Firecrackers and fireworks are popular on the eve of Diwali. Firecracker Concerns
Nowadays there is a significant growth in campaigns on creating awareness over the adverse impacts of noise and air pollution. Some governments drive to keep the festival less noisy and pollution-free. The Tamil Nadu Pollution Control Board has banned production of crackers with noise levels of over 125 decibels.In survey of UP Pollution Control Board, it was revealed that the emission of smoke was found more in the light illuminating fire crackers. Levels of SO2 and RSPM (respirable suspended particulate matter) was found marginally higher on Diwali day. Crackers, which use large quantities of sulphur and paper, spew out sulphur dioxide and charcoal into the air, also lead and other metallic substances are suspended in the air causing respiratory problems Considering these facts, bursting of crackers is prohibited in silent zones i.e. near hospitals, schools and courts. NGOs and environment organisations, working on creating awareness over the adverse impacts of noise and air pollution, caution you. Over 10,000 children from different schools in Bangalore have been targeted for awareness programmes this year. They hope the trick that did wonders during the Ganesha idol immersion will be successful this time too.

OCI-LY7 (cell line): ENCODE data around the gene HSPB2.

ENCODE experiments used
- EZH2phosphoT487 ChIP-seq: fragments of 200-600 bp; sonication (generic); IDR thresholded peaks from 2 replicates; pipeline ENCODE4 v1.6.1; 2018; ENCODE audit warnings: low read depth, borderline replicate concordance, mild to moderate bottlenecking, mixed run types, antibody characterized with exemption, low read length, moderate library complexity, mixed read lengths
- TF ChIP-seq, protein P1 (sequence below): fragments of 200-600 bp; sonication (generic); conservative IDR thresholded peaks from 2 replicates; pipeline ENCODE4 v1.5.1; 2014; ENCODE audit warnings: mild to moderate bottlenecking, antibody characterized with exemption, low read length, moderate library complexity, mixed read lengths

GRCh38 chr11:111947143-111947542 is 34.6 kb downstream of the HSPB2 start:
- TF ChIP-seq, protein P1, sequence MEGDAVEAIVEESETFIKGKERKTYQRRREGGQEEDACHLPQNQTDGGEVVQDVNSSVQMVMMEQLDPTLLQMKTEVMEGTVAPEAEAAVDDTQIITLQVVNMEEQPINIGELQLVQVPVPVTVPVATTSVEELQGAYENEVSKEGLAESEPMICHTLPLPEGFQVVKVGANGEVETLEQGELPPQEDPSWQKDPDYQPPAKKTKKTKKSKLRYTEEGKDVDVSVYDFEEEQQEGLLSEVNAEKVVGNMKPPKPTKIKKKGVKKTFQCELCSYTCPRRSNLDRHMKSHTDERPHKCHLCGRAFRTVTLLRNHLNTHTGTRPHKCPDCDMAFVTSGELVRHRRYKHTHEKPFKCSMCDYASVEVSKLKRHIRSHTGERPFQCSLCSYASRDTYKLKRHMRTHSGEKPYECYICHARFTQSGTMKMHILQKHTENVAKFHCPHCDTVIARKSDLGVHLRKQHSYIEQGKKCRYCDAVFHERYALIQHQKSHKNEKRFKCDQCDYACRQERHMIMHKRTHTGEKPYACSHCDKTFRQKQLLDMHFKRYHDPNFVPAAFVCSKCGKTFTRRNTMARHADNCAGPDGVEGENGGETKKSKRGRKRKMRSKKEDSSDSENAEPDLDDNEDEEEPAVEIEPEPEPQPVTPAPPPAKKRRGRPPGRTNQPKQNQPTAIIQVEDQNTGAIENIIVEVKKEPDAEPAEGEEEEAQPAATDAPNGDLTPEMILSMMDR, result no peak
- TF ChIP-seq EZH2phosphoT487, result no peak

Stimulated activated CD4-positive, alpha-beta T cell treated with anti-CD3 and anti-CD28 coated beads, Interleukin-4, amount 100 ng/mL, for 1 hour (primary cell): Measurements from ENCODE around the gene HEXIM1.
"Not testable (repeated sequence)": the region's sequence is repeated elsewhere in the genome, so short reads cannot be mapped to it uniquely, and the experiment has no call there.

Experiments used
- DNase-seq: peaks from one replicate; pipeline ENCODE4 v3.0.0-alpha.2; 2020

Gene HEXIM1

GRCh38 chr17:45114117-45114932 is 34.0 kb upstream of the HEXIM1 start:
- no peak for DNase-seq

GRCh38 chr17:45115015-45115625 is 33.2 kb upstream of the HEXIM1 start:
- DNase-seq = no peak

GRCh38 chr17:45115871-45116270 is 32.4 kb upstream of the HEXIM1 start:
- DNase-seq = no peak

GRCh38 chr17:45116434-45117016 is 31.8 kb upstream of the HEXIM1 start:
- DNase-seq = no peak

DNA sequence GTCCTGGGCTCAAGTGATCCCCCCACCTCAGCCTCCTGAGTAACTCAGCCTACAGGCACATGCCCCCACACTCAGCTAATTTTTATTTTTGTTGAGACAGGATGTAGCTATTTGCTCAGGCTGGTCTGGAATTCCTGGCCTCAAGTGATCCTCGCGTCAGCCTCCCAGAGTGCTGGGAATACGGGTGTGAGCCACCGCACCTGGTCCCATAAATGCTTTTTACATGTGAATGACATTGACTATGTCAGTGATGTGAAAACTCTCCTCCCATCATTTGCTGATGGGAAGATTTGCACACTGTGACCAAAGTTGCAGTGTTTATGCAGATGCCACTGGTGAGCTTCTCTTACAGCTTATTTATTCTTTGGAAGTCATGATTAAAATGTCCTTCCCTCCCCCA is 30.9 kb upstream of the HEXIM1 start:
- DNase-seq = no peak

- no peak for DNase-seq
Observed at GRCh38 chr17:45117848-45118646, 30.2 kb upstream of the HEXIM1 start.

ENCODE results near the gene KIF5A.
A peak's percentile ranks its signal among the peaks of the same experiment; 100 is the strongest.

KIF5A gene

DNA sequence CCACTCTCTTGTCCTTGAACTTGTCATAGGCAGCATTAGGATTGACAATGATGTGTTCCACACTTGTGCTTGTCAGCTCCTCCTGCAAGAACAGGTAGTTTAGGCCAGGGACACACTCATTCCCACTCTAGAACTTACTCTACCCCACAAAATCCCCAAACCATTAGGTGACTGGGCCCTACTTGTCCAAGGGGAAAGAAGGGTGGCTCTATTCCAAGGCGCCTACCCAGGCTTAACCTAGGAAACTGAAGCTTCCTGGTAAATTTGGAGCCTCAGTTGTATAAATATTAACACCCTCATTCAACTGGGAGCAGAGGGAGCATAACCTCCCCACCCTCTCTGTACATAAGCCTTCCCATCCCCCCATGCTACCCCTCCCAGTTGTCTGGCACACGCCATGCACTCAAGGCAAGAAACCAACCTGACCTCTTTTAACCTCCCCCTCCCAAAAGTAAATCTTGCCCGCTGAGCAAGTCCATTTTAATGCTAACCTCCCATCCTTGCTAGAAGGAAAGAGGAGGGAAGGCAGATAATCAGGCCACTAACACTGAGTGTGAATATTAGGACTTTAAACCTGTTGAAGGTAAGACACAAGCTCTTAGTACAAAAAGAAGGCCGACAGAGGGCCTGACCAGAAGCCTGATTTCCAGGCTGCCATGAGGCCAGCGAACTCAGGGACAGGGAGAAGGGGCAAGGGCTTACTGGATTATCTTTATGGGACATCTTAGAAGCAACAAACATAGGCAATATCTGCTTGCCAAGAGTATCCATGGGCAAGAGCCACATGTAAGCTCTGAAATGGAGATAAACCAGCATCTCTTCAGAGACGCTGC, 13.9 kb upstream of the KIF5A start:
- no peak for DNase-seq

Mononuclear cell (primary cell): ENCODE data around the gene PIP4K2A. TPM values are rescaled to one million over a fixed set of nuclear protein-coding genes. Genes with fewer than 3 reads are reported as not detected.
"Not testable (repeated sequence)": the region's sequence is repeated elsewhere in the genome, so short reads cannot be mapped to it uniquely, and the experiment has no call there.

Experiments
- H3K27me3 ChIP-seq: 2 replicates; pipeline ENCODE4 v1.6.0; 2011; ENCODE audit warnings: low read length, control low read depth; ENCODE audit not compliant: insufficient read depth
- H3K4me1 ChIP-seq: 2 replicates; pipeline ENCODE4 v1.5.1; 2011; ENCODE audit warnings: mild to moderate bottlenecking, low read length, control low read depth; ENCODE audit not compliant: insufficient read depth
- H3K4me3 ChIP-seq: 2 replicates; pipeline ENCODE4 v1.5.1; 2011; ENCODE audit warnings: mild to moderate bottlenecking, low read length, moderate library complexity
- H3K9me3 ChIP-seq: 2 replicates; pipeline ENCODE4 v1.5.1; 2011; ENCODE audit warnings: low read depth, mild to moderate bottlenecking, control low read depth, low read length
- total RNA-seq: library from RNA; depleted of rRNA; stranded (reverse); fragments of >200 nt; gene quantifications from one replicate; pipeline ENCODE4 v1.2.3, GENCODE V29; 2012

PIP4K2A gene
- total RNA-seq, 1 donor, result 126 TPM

They advocate a safe Diwali without serial crackers or little bombs.
Watch out: Using crackers above 125 decibels is a strict no. According to regional environment officers, the sale of crackers which generate 130 decibels and above, like ‘Bullet Bombs’, ‘Lakshmi Pataka’ and ‘Atom Bombs’, have been stopped.
The average noise level in residential areas in the city is said to be 67 db, while the norm set by the Environment Protection Act is 55 db during daytime. But during Diwali it hovers anywhere between 110 and 130 db. Pollution Control Board officials say they will keep a tab on noise levels this Diwali. Crackers, which use large quantities of sulphur...
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